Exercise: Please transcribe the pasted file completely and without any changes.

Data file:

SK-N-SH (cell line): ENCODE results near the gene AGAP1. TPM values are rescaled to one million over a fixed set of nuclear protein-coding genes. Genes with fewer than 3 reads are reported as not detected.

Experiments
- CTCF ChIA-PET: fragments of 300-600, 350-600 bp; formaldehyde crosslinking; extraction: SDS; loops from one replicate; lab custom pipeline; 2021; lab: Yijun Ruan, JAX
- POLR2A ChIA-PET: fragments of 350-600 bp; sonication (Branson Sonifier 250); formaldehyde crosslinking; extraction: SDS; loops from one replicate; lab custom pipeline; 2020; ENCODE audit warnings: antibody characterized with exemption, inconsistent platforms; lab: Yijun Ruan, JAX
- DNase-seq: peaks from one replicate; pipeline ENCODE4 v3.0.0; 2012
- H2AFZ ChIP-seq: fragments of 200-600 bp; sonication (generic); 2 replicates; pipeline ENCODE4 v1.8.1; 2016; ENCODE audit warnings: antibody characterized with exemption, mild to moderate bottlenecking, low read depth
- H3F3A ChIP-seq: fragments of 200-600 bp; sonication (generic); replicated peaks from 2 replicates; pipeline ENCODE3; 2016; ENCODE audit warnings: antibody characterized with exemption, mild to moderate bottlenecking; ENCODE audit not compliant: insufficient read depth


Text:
SK-N-SH (cell line): ENCODE results near the gene AGAP1. TPM values are rescaled to one million over a fixed set of nuclear protein-coding genes. Genes with fewer than 3 reads are reported as not detected.

Experiments
- CTCF ChIA-PET: fragments of 300-600, 350-600 bp; formaldehyde crosslinking; extraction: SDS; loops from one replicate; lab custom pipeline; 2021; lab: Yijun Ruan, JAX
- POLR2A ChIA-PET: fragments of 350-600 bp; sonication (Branson Sonifier 250); formaldehyde crosslinking; extraction: SDS; loops from one replicate; lab custom pipeline; 2020; ENCODE audit warnings: antibody characterized with exemption, inconsistent platforms; lab: Yijun Ruan, JAX
- DNase-seq: peaks from one replicate; pipeline ENCODE4 v3.0.0; 2012
- H2AFZ ChIP-seq: fragments of 200-600 bp; sonication (generic); 2 replicates; pipeline ENCODE4 v1.8.1; 2016; ENCODE audit warnings: antibody characterized with exemption, mild to moderate bottlenecking, low read depth
- H3F3A ChIP-seq: fragments of 200-600 bp; sonication (generic); replicated peaks from 2 replicates; pipeline ENCODE3; 2016; ENCODE audit warnings: antibody characterized with exemption, mild to moderate bottlenecking; ENCODE audit not compliant: insufficient read depth